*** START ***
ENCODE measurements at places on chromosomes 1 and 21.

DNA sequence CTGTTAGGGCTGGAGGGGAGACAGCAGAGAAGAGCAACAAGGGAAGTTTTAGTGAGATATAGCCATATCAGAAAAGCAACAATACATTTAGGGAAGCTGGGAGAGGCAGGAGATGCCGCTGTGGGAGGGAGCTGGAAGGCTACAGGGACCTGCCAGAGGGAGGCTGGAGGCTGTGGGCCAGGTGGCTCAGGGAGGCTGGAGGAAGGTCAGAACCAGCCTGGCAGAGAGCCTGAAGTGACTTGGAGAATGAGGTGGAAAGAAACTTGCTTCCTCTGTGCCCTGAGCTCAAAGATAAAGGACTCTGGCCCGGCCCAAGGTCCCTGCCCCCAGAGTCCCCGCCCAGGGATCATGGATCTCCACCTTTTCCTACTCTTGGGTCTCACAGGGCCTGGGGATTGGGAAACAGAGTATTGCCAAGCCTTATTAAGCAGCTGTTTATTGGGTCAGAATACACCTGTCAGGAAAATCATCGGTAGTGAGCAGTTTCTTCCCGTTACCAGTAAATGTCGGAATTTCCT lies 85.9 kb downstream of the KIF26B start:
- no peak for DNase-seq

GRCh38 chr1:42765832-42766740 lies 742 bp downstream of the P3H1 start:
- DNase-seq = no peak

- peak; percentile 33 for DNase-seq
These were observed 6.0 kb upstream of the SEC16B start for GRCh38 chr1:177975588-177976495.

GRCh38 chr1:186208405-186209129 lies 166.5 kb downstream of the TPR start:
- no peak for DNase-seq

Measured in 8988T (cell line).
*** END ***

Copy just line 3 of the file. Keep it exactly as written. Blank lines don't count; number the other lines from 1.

- no peak for DNase-seq